Some large, meat-eating dinosaurs such as Tyrannosaurus rex had keyhole-shaped eye sockets, and reconstructions suggest this helped them bite with greater force
The eye socket of Tyrannosaurus rex played an important part in how the giant carnivores evolved some of the most powerful bites of all time.
The skulls of some massive, meat-eating dinosaurs contain a puzzling feature: rather than being round, the bony eye socket, also called the orbit, is keyhole-shaped.
“Orbits and eyes are poorly studied in dinosaurs relative to other parts of their anatomy,” says Stephan Lautenschlager at the University of Birmingham, UK – particularly the variation in orbit shape between dinosaur groups.
After surveying the shape of eye openings across dinosaurs and their relatives, Lautenschlager found that most of the animals in the study had more or less round orbits. The main exceptions were big carnivores such as adult T. rex, Skorpiovenator and Cryolophosaurus. These distantly related carnivores all shared the keyhole orbit shape.
The unusual opening in their skulls may be the result of an evolutionary trade-off between larger eyes and more powerful bite forces. Computer models suggest that a smaller eye allowed for additional muscle attachments in the skull that would have allowed these dinosaurs to evolve stronger bites, whereas a larger orbit, and therefore a larger eye, wouldn’t have provided much additional benefit.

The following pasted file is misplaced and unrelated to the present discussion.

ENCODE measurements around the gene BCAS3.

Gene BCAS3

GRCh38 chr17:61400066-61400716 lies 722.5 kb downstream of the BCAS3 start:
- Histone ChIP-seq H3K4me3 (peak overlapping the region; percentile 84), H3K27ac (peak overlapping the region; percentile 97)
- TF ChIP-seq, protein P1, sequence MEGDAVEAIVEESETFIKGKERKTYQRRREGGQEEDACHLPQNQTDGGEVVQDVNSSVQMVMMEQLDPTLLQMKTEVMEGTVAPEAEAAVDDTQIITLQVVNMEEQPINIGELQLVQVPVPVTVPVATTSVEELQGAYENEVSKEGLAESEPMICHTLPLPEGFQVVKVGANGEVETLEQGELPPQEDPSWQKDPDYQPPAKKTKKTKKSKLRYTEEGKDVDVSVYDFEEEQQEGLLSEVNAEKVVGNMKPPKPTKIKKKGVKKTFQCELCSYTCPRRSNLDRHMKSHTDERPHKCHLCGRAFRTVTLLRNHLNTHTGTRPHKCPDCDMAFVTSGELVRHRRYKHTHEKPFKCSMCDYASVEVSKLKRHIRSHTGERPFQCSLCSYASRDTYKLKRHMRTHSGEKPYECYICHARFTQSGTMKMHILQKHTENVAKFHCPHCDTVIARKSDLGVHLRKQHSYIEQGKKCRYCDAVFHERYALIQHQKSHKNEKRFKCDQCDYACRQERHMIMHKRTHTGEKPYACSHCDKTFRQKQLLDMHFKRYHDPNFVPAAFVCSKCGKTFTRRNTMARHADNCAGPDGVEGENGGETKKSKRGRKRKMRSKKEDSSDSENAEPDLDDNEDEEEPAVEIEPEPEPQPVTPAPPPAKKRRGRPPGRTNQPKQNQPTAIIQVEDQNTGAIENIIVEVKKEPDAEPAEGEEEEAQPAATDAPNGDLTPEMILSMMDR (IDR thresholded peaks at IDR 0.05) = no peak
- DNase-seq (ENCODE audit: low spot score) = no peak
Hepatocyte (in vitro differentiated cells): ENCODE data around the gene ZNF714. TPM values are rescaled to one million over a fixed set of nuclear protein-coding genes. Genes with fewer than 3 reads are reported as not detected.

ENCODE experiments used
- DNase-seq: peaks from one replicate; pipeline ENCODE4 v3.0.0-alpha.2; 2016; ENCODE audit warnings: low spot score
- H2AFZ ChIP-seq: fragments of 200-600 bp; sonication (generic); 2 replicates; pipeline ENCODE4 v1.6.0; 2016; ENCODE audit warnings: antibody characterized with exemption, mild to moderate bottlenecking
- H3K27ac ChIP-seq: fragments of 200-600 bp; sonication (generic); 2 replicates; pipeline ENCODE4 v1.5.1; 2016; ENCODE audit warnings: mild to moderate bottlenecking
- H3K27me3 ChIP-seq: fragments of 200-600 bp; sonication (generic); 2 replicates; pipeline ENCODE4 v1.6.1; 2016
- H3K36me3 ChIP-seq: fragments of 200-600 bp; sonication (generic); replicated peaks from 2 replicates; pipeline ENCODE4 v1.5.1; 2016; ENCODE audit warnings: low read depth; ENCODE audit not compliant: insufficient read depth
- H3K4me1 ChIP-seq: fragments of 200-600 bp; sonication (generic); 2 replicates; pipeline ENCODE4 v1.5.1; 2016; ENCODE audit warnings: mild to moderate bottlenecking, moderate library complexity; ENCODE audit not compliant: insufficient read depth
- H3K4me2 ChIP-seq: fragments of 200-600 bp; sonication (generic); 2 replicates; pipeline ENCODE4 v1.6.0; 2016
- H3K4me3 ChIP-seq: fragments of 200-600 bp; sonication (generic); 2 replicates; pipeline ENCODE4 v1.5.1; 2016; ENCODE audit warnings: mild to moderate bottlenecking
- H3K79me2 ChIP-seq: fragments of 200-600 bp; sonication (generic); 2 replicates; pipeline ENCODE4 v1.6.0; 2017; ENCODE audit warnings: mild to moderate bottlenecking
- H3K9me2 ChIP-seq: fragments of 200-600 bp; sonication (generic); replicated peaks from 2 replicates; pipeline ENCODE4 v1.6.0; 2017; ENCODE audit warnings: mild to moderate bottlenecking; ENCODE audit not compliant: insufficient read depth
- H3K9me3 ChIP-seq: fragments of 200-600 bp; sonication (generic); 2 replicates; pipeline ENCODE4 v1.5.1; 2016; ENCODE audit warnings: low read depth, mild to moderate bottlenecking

In stress tests of skulls with different eye shapes, the keyhole orbits were better able to dissipate the stresses of biting hard than round ones.
“Eyes are physiologically very expensive and there is likely a compromise between getting larger eyes, which could enable better sight, versus stress reduction,” says Lautenschlager, with the latter being more important for these carnivores.
The new study has major implications for research into how carnivorous dinosaurs matured, says Andre Rowe at the University of Bristol, UK, who wasn’t involved in the work. The juveniles of dinosaurs such as T. rex had circular orbits like most other dinosaurs. As T. rex grew up, however, its skull shape and anatomy changed dramatically.
“Juveniles preyed on agile, small prey, while adults dispatched large prey with a single bite,” says Rowe, and the orbit shape played a part in this menu shift.
Journal reference: Communications Biology, DOI: 10.1038/s42003-022-03706-0
More on these topics: